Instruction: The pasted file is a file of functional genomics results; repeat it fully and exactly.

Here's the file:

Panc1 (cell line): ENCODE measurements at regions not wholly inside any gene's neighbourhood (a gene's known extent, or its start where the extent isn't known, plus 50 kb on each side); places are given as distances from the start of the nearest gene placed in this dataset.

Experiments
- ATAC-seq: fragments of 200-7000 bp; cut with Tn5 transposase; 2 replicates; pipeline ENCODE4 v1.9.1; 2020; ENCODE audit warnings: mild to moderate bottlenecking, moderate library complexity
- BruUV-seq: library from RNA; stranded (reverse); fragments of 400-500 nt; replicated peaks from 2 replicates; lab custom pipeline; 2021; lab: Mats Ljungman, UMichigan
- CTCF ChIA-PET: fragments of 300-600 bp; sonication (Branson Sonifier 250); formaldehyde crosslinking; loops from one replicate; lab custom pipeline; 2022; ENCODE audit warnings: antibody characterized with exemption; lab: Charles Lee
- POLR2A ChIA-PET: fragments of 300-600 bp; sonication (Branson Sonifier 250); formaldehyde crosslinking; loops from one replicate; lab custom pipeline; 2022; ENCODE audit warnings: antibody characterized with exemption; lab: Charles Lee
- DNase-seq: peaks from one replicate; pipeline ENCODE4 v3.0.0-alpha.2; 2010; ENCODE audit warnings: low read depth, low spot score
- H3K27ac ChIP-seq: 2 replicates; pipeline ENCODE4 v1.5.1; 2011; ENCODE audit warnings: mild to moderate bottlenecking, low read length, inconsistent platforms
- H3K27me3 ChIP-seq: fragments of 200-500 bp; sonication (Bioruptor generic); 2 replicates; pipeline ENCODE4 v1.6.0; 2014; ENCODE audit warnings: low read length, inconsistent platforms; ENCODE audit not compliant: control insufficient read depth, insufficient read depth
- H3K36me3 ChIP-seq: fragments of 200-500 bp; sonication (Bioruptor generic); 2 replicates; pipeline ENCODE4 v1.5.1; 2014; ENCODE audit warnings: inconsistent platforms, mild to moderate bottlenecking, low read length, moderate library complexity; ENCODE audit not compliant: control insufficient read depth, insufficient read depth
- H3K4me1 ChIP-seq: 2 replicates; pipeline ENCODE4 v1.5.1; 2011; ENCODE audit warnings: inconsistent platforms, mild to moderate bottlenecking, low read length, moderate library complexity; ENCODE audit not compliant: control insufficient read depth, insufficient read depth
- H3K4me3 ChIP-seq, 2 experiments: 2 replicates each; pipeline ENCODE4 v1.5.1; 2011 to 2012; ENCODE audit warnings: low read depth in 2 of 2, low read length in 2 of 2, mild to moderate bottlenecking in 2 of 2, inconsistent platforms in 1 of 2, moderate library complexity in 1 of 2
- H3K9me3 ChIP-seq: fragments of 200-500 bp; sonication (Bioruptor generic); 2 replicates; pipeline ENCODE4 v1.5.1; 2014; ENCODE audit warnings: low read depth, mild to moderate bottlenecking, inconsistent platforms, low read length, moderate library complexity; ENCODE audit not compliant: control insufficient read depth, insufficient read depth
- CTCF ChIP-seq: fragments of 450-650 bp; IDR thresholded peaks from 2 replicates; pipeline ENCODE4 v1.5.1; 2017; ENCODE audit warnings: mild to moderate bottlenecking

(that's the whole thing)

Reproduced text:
Panc1 (cell line): ENCODE measurements at regions not wholly inside any gene's neighbourhood (a gene's known extent, or its start where the extent isn't known, plus 50 kb on each side); places are given as distances from the start of the nearest gene placed in this dataset.

Experiments
- ATAC-seq: fragments of 200-7000 bp; cut with Tn5 transposase; 2 replicates; pipeline ENCODE4 v1.9.1; 2020; ENCODE audit warnings: mild to moderate bottlenecking, moderate library complexity
- BruUV-seq: library from RNA; stranded (reverse); fragments of 400-500 nt; replicated peaks from 2 replicates; lab custom pipeline; 2021; lab: Mats Ljungman, UMichigan
- CTCF ChIA-PET: fragments of 300-600 bp; sonication (Branson Sonifier 250); formaldehyde crosslinking; loops from one replicate; lab custom pipeline; 2022; ENCODE audit warnings: antibody characterized with exemption; lab: Charles Lee
- POLR2A ChIA-PET: fragments of 300-600 bp; sonication (Branson Sonifier 250); formaldehyde crosslinking; loops from one replicate; lab custom pipeline; 2022; ENCODE audit warnings: antibody characterized with exemption; lab: Charles Lee
- DNase-seq: peaks from one replicate; pipeline ENCODE4 v3.0.0-alpha.2; 2010; ENCODE audit warnings: low read depth, low spot score
- H3K27ac ChIP-seq: 2 replicates; pipeline ENCODE4 v1.5.1; 2011; ENCODE audit warnings: mild to moderate bottlenecking, low read length, inconsistent platforms
- H3K27me3 ChIP-seq: fragments of 200-500 bp; sonication (Bioruptor generic); 2 replicates; pipeline ENCODE4 v1.6.0; 2014; ENCODE audit warnings: low read length, inconsistent platforms; ENCODE audit not compliant: control insufficient read depth, insufficient read depth
- H3K36me3 ChIP-seq: fragments of 200-500 bp; sonication (Bioruptor generic); 2 replicates; pipeline ENCODE4 v1.5.1; 2014; ENCODE audit warnings: inconsistent platforms, mild to moderate bottlenecking, low read length, moderate library complexity; ENCODE audit not compliant: control insufficient read depth, insufficient read depth
- H3K4me1 ChIP-seq: 2 replicates; pipeline ENCODE4 v1.5.1; 2011; ENCODE audit warnings: inconsistent platforms, mild to moderate bottlenecking, low read length, moderate library complexity; ENCODE audit not compliant: control insufficient read depth, insufficient read depth
- H3K4me3 ChIP-seq, 2 experiments: 2 replicates each; pipeline ENCODE4 v1.5.1; 2011 to 2012; ENCODE audit warnings: low read depth in 2 of 2, low read length in 2 of 2, mild to moderate bottlenecking in 2 of 2, inconsistent platforms in 1 of 2, moderate library complexity in 1 of 2
- H3K9me3 ChIP-seq: fragments of 200-500 bp; sonication (Bioruptor generic); 2 replicates; pipeline ENCODE4 v1.5.1; 2014; ENCODE audit warnings: low read depth, mild to moderate bottlenecking, inconsistent platforms, low read length, moderate library complexity; ENCODE audit not compliant: control insufficient read depth, insufficient read depth
- CTCF ChIP-seq: fragments of 450-650 bp; IDR thresholded peaks from 2 replicates; pipeline ENCODE4 v1.5.1; 2017; ENCODE audit warnings: mild to moderate bottlenecking